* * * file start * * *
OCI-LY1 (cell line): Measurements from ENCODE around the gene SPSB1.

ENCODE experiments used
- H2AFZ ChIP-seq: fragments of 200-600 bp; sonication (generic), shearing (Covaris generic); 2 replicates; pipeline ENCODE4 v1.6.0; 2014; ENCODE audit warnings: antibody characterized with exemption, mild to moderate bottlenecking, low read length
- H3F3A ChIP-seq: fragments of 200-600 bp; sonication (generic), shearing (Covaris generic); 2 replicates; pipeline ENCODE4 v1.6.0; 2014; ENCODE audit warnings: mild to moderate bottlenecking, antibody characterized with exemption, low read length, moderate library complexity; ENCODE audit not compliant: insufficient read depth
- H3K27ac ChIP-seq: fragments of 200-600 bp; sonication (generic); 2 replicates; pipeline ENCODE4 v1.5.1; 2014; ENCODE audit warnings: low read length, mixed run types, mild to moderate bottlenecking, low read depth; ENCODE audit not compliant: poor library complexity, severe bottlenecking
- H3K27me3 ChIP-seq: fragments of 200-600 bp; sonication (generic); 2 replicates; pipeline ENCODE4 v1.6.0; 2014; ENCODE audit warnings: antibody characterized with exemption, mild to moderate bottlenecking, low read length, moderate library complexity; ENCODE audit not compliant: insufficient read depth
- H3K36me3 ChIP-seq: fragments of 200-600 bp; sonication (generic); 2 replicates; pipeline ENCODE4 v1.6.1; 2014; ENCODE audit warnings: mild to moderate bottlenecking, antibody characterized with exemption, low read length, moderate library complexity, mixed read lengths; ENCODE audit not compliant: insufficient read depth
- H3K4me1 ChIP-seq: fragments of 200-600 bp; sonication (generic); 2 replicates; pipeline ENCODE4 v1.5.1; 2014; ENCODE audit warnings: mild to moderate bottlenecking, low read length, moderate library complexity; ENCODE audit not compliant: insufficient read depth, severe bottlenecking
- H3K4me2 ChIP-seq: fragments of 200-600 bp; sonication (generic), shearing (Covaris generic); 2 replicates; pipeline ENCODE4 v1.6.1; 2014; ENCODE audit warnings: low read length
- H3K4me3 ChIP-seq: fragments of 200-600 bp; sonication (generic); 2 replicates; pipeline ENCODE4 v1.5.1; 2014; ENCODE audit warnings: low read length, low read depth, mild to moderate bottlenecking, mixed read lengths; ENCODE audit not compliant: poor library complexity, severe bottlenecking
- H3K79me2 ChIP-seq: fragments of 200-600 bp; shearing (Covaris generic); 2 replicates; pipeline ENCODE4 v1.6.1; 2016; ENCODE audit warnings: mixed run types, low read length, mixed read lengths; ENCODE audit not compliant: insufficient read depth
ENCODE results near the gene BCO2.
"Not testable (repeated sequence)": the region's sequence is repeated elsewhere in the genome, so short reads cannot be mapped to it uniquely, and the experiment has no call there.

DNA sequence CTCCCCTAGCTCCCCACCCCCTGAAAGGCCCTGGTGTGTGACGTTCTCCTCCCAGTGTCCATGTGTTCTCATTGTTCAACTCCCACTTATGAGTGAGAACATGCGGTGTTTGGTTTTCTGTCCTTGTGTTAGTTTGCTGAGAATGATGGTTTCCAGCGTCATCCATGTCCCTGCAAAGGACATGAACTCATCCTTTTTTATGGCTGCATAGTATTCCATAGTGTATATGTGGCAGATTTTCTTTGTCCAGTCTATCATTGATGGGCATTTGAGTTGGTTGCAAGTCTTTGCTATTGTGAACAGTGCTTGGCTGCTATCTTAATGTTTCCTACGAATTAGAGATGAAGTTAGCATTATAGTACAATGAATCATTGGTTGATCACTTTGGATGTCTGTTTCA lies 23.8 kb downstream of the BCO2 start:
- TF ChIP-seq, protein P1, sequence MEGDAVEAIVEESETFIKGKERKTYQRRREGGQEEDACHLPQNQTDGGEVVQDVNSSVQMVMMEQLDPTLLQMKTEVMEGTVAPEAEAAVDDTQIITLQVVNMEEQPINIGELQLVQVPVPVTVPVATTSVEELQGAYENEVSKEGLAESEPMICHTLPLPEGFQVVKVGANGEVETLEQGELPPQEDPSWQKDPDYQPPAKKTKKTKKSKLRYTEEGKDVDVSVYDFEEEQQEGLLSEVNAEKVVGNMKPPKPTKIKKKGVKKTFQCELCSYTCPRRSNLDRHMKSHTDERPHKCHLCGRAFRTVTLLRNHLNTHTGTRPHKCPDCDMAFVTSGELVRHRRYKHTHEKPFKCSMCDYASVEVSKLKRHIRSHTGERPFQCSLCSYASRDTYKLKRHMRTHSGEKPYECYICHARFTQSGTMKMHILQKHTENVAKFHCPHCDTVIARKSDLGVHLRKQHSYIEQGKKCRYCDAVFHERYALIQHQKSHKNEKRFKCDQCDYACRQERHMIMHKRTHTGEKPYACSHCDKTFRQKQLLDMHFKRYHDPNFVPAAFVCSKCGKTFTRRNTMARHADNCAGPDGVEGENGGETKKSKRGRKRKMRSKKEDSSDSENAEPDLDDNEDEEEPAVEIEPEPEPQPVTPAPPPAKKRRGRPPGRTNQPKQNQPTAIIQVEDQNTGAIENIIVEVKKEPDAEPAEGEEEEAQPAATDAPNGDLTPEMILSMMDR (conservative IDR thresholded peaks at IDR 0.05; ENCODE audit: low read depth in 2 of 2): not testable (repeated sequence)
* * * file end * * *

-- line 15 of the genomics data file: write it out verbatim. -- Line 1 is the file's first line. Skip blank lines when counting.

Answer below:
- TF ChIP-seq, protein P1, sequence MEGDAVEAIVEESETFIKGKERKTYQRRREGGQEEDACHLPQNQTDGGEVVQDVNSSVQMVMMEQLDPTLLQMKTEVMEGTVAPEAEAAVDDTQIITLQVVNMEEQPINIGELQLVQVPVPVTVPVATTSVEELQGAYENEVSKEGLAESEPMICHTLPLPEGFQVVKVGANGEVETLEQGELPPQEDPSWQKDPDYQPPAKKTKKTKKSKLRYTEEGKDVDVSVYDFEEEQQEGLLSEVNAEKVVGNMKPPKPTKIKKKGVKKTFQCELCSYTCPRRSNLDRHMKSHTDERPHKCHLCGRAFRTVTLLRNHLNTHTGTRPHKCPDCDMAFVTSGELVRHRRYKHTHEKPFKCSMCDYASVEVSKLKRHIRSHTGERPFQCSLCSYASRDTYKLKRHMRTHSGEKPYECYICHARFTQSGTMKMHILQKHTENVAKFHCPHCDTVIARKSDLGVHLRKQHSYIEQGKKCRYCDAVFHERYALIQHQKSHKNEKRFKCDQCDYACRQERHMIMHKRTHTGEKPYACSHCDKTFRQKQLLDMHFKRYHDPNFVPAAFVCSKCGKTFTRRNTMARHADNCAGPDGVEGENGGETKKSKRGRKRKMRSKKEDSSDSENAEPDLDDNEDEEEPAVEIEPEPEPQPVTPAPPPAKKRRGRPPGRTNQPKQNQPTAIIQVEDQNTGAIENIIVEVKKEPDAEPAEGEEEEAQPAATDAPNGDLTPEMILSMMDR (conservative IDR thresholded peaks at IDR 0.05; ENCODE audit: low read depth in 2 of 2): not testable (repeated sequence)